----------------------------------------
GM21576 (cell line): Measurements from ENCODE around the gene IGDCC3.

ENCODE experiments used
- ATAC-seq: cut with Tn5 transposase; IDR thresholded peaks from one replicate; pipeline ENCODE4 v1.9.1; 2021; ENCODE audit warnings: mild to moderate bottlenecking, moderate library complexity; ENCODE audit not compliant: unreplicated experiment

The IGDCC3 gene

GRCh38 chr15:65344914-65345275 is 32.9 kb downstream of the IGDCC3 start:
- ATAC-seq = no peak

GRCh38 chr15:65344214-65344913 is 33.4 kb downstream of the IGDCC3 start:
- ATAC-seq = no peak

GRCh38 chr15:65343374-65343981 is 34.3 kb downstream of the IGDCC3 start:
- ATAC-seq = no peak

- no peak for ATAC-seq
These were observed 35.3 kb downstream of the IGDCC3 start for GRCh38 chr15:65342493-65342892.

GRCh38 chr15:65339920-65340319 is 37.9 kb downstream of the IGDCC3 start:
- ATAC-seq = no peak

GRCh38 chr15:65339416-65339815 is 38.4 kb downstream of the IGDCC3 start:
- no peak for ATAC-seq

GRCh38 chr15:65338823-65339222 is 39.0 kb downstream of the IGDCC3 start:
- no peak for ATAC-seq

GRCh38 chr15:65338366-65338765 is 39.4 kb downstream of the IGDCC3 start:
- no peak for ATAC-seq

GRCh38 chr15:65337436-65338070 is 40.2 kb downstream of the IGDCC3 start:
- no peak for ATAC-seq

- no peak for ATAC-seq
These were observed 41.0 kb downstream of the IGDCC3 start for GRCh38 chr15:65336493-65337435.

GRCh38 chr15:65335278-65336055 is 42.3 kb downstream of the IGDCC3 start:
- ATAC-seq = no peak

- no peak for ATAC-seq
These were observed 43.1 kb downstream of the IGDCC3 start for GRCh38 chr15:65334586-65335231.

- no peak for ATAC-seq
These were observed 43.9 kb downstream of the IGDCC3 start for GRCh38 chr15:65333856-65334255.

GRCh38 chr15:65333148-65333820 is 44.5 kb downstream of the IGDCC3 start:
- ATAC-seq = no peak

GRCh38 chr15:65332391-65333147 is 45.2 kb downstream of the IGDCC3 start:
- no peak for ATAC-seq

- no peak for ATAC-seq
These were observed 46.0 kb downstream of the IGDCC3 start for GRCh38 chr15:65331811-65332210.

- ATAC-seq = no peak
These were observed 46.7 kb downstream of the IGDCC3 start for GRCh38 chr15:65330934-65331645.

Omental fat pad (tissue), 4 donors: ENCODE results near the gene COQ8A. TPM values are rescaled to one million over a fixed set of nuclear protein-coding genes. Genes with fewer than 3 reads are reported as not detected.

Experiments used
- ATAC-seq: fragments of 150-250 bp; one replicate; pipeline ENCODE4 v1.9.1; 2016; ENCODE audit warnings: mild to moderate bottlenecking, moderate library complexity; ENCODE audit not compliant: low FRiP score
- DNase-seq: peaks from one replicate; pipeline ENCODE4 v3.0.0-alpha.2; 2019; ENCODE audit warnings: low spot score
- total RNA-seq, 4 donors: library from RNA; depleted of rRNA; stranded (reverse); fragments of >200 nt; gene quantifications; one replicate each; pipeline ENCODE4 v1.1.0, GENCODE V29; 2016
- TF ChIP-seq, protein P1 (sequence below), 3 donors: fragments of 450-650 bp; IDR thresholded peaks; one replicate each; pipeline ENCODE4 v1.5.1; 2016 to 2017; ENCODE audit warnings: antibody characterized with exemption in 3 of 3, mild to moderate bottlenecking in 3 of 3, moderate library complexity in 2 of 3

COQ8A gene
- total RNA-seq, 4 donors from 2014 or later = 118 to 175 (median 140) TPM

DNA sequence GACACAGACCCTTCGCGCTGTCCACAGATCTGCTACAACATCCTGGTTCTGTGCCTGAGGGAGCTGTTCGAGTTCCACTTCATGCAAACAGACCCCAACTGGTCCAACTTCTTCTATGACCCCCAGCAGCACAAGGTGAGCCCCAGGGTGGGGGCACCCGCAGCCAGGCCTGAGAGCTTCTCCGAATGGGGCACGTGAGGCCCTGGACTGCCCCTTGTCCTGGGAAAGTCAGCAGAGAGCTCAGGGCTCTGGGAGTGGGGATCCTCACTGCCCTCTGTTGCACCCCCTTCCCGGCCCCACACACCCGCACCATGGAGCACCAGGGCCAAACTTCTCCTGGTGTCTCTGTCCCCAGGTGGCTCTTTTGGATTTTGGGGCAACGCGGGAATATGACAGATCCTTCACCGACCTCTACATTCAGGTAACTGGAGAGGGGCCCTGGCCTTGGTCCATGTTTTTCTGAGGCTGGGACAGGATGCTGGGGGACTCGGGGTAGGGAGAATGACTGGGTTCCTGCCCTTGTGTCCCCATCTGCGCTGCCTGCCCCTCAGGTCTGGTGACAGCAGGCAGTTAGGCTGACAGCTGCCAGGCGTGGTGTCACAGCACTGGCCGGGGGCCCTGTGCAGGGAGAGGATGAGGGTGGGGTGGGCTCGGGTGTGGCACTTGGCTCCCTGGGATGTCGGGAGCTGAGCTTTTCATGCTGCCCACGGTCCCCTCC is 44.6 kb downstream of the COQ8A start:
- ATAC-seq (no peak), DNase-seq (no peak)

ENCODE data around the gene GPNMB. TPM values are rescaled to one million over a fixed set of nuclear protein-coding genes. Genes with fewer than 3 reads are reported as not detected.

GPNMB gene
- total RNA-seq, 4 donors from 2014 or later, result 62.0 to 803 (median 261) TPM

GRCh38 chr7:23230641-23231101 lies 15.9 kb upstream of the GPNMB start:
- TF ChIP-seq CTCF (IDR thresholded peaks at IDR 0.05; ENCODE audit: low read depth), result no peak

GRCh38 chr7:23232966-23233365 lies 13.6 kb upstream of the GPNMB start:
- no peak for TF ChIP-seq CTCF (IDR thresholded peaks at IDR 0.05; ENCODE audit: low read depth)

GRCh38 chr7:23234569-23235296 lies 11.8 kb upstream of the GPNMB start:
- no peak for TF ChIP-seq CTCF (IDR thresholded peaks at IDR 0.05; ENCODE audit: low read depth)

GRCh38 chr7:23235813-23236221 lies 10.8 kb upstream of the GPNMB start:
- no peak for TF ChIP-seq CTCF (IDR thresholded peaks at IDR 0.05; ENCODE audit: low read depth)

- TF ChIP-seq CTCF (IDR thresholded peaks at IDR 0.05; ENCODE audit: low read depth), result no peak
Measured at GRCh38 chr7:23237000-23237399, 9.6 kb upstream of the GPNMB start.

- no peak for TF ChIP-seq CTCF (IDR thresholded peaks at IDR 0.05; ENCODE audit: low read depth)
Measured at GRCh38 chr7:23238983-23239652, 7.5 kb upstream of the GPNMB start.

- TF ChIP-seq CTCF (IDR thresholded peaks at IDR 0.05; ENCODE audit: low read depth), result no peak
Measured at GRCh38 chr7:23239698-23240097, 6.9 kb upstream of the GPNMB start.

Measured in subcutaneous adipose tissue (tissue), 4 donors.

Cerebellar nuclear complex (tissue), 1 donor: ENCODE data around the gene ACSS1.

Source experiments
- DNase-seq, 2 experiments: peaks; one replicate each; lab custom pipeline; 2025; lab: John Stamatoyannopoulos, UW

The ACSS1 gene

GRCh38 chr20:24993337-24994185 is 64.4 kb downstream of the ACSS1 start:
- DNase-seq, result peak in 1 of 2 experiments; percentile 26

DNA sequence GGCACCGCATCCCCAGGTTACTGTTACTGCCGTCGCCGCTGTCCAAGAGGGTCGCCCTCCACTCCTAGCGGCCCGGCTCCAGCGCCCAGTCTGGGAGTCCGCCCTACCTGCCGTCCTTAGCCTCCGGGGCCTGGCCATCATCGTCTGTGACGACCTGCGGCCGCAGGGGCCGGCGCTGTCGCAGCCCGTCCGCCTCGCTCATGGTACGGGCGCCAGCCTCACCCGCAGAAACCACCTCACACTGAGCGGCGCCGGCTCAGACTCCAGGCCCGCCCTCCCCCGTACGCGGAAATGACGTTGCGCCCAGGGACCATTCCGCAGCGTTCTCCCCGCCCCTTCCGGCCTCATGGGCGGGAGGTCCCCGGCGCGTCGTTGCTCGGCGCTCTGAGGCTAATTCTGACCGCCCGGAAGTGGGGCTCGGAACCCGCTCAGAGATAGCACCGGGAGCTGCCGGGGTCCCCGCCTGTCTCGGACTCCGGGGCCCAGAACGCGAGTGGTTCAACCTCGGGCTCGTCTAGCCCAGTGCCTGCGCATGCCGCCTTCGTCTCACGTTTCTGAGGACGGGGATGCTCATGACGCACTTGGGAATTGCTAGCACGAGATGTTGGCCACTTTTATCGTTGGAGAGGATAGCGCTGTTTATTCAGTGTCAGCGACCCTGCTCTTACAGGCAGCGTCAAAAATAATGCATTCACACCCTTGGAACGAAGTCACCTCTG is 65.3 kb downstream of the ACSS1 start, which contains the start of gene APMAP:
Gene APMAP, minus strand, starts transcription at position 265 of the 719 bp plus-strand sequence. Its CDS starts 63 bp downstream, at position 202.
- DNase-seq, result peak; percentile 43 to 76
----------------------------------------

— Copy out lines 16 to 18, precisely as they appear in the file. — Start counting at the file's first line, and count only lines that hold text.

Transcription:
- no peak for ATAC-seq

GRCh38 chr15:65338823-65339222 is 39.0 kb downstream of the IGDCC3 start:
- no peak for ATAC-seq